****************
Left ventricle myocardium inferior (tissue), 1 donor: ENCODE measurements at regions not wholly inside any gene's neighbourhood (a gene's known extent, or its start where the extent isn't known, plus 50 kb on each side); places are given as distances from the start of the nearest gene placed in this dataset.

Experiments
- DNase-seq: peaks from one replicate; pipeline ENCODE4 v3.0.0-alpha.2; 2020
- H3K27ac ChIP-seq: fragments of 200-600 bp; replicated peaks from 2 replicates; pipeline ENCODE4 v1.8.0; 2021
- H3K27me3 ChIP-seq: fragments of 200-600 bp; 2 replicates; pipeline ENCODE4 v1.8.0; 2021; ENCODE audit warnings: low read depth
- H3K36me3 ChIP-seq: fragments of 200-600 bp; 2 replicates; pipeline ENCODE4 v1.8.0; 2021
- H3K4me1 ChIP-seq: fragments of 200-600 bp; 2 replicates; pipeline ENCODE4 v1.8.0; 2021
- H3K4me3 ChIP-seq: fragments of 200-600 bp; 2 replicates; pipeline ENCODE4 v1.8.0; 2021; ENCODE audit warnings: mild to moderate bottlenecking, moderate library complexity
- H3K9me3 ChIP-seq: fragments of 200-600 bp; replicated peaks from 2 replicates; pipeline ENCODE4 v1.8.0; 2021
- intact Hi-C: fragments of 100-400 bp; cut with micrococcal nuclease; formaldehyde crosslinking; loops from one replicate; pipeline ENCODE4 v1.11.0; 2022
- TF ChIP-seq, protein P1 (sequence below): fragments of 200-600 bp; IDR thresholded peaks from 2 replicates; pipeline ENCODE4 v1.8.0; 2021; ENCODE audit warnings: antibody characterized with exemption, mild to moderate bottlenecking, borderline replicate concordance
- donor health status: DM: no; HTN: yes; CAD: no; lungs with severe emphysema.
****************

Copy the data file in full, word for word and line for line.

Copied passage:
Left ventricle myocardium inferior (tissue), 1 donor: ENCODE measurements at regions not wholly inside any gene's neighbourhood (a gene's known extent, or its start where the extent isn't known, plus 50 kb on each side); places are given as distances from the start of the nearest gene placed in this dataset.

Experiments
- DNase-seq: peaks from one replicate; pipeline ENCODE4 v3.0.0-alpha.2; 2020
- H3K27ac ChIP-seq: fragments of 200-600 bp; replicated peaks from 2 replicates; pipeline ENCODE4 v1.8.0; 2021
- H3K27me3 ChIP-seq: fragments of 200-600 bp; 2 replicates; pipeline ENCODE4 v1.8.0; 2021; ENCODE audit warnings: low read depth
- H3K36me3 ChIP-seq: fragments of 200-600 bp; 2 replicates; pipeline ENCODE4 v1.8.0; 2021
- H3K4me1 ChIP-seq: fragments of 200-600 bp; 2 replicates; pipeline ENCODE4 v1.8.0; 2021
- H3K4me3 ChIP-seq: fragments of 200-600 bp; 2 replicates; pipeline ENCODE4 v1.8.0; 2021; ENCODE audit warnings: mild to moderate bottlenecking, moderate library complexity
- H3K9me3 ChIP-seq: fragments of 200-600 bp; replicated peaks from 2 replicates; pipeline ENCODE4 v1.8.0; 2021
- intact Hi-C: fragments of 100-400 bp; cut with micrococcal nuclease; formaldehyde crosslinking; loops from one replicate; pipeline ENCODE4 v1.11.0; 2022
- TF ChIP-seq, protein P1 (sequence below): fragments of 200-600 bp; IDR thresholded peaks from 2 replicates; pipeline ENCODE4 v1.8.0; 2021; ENCODE audit warnings: antibody characterized with exemption, mild to moderate bottlenecking, borderline replicate concordance
- donor health status: DM: no; HTN: yes; CAD: no; lungs with severe emphysema.